ASEAN and India urged not to trade away people’s lives in trade agreement


RCEP trade deal could cut medicines lifeline for people in developing countries

Bangkok/Geneva – As the sixteen countries negotiating Regional Comprehensive Economic Partnership (RCEP) trade agreement meet in Bangkok this week for another round of closed-door negotiations, public health experts and the international medical humanitarian organization – Doctors Without Borders/Médecins Sans Frontières (MSF) warn that the inclusion of any harmful intellectual property provisions in the agreement could have a severely negative impact on access to affordable generic medicines. The provisions proposed in this trade deal threaten to undermine access to price-lowering generic medicines and life-saving treatment for millions of people in the developing world.

Since 2012, the RCEP trade agreement has been under negotiation between the ten members of the Association of South East Asian Nations (ASEAN) and its trading partners – Australia, China, India, Japan, New Zealand, and the Republic of Korea. Notably, the RCEP countries are home to nearly 50% of the global population, including some of the world’s most impoverished and marginalised communities.

“We urge the RCEP negotiating countries to think about the lives that hang in the balance if access to affordable generic medicines is shut down or blocked due to unjust trade measures,” said Leena Menghaney, Head-South Asia, MSF Access Campaign. “Millions of people around the world depend on access to affordable generic medicines from India to stay alive, and they can’t afford to have RCEP rules stand in the way of the treatment they need.”

Patent monopolies that prevent generic competition are already leading to dramatically high prices for new drugs to treat hepatitis C, tuberculosis, and cancer globally, putting pressure on the health budget of even high-income countries. For example, the price charged by Gilead for the recommended 12 weeks of hepatitis C treatment with an oral drug sofosbuvir is about US$31,000 in Japan. In contrast, the generic formulation of this drug is available at approximately $87 per 12 weeks in India.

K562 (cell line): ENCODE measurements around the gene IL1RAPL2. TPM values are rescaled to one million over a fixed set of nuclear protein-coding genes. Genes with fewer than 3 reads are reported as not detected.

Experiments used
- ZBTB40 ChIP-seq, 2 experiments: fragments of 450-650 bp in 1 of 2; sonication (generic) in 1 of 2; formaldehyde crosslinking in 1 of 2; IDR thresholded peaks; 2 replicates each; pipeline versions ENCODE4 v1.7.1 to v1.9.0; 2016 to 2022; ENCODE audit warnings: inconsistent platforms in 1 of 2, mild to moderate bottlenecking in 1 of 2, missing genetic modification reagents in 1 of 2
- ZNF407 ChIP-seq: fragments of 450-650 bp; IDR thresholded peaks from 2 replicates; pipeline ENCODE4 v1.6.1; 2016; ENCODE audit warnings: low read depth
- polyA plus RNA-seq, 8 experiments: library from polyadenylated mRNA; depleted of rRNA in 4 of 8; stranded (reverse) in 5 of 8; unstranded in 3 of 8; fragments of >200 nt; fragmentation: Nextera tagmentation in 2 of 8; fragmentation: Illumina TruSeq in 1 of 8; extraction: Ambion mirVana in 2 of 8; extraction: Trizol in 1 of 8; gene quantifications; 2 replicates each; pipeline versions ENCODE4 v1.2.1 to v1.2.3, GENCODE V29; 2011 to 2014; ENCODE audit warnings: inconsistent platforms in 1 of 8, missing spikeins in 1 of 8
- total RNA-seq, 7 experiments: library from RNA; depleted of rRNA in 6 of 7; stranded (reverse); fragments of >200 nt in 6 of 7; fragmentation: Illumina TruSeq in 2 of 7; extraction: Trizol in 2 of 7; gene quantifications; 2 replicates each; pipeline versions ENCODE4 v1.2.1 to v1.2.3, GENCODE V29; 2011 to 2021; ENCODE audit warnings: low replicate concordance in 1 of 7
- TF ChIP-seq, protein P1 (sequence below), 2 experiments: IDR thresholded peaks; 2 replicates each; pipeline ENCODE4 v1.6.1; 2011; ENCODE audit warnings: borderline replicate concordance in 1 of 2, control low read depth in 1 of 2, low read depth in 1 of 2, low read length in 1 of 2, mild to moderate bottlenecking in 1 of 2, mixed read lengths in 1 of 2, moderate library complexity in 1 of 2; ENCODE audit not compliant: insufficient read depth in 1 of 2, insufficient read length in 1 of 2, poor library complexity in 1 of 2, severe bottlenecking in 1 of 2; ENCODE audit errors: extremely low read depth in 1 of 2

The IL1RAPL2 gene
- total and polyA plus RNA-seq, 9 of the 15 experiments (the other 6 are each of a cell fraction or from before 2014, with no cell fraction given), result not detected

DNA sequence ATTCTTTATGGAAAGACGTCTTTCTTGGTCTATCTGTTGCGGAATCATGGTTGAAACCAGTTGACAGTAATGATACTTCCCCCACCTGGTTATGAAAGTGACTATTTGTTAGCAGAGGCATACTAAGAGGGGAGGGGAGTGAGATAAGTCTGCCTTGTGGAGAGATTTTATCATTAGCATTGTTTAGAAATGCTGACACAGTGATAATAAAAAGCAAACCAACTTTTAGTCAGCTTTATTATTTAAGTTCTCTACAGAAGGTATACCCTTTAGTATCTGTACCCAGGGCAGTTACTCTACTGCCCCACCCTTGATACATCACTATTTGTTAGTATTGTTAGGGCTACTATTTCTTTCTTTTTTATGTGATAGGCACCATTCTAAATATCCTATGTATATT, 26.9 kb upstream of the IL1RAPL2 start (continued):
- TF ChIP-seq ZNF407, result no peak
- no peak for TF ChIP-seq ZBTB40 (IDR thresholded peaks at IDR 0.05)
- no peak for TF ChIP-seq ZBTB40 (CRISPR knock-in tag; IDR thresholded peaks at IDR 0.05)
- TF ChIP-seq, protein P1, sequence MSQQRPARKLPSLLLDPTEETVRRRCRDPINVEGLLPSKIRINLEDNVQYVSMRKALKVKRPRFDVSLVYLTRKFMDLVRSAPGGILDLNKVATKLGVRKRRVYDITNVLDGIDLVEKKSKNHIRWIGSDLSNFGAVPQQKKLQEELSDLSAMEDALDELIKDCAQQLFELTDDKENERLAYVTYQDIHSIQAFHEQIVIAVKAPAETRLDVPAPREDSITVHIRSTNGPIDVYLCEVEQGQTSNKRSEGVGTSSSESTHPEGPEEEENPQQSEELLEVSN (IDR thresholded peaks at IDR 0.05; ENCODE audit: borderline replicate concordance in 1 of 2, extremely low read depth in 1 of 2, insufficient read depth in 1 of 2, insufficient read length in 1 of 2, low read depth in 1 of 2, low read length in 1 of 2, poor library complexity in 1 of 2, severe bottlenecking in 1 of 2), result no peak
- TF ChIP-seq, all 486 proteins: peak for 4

According to the leaked text of RCEP, Japan and the Republic of Korea are pushing for provisions that seek to push for extended patent monopolies and ‘data exclusivity,’ a form of market control via the regulatory system that prevents the marketing of generic formulations, even when a medicine is not patented or no longer patented. These proposed provisions go far beyond World Trade Organisation’s rules and will delay price-lowering generic competition for longer periods of time.

“RCEP trade deal is attempting to offer pharmaceutical corporations a blank cheque for abuse,” said Chalermsak Kittitrakul, Program Manager, AIDS Access Foundation. “Japan and South Korea must stop pushing for any measures that could result in monopolistic high prices and impede the ability of the governments to meet their health obligations.”

Ever-increasing pressure on India to agree to harmful intellectual property provisions in this trade agreement is particularly concerning, as competition from generic medicine manufacturers from the country have been instrumental in bringing the price of life-saving first-line HIV medicines down by 99% since 2001. Any negative impact on India’s capacity to produce affordable generics will be felt in the world’s poorest countries.

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